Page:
There has been a second mistrial in the case of the man accused of hitting and killing Trooper Cody Donahue in 2016 along Interstate 25, the court announced on Friday.
Noe Gamez-Ruiz is accused of hitting and killing Trooper Cody Donahue while driving a truck on Interstate 25 outside of Castle Rock on Nov. 25, 2016.
A Douglas County judge last September declared a mistrial in the case against Gamez-Ruiz.
Harvey Steinberg, the attorney representing Gamez-Ruiz, said the reason for this mistrial is the same as the first – the prosecution presented evidence during the trial that had not been shared with the defense ahead of time.
In a press conference Friday, District Attorney George Brauchler explained that the deputy in charge of transporting the vehicle that struck Trooper Cody Donahue from the scene of the accident said during testimony that he noticed that the vehicle was pulling to the right. The deputy did not include that information in the initial report.
"The steering wheel was out of alignment, that the wheels were out of alignment. The one thing he didn't say (before the trial) was this truck felt like it was pulling to the right," Brauchler said.
The court requires that evidence from the prosecution must be shared with the defense before the trial. Because it was not, the judge declared a mistrial for the second time. In the first trial, the same kind of thing happened with two other pieces of evidence that were not disclosed to the defense before the trial.
Steinberg says he could not believe the prosecution made the same mistake twice.
"If you're in a vehicle now that's being described by the prosecution as having some kind of misalignment that's causing it to pull to the right, that's a significant fact don't you think? And, (it) should've been disclosed to us," Steinberg said. "The first time, look, mistakes happen. We don't like it, but the reality is, it's life. The second time, it becomes unfair."
Brauchler admits his office made an error and says it is frustrating the case won't be sent to the jury, again.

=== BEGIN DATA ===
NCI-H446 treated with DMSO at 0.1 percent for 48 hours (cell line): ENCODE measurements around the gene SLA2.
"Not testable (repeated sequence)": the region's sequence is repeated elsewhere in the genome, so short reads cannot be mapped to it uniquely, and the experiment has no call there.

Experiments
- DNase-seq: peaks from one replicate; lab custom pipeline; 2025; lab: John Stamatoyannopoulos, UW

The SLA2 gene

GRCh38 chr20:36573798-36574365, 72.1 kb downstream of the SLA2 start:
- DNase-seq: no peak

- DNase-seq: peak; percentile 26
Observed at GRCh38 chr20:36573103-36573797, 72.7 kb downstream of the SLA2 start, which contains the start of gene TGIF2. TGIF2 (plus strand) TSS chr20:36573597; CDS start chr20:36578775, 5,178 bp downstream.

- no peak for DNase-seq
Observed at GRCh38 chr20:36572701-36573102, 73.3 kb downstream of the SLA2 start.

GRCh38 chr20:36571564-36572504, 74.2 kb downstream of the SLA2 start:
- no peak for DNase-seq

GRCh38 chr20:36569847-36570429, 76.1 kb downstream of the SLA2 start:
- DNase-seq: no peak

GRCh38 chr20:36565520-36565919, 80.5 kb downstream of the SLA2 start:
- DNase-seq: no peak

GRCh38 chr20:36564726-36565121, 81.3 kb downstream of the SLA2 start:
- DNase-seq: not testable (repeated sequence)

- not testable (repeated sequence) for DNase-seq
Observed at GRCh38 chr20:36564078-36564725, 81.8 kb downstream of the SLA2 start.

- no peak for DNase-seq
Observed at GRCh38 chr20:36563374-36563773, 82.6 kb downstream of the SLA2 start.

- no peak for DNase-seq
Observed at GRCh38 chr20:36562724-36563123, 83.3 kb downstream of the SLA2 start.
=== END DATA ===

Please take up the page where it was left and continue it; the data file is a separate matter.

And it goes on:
"To get to the point where you have to explain how we're not going to get to that outcome today, that we're going to have to wait and that in large part the reason for that delay is attributable to us? Yeah, buddy, that really sucks," Brauchler said.
He said the toughest part is making the family of Trooper Donahue go through a trial for the third time.
"We've asked them to get themselves geared up to steel themselves to this unforgiving merciless process and we can't get an outcome? That is frustrating," Brauchler said. "That it happens twice and not just to any other member of our community, but a member of our law enforcement family, yeah, that is a soul-sucking outcome."
“The family is devastated by today’s outcome,” Brauchler read from a statement made by Trooper Cody Donahue’s family. “We are angry and hurt that the justice system is failing to provide justice for Cody.”
Both sides will return to court on February 20 to set a date for the third trial.
A jury was seated for the second trial on Tuesday and opening statements began Wednesday morning.
The defendant, Noe Gamez-Ruiz, pleaded not guilty to criminally negligent homicide and two traffic offenses: one for careless driving and another for careless driving resulting in death.
Donahue, an 11-year CSP veteran, was out of his patrol car assisting Trooper Mathew Normandin with investigating another crash that day when he was hit and instantly killed by a truck.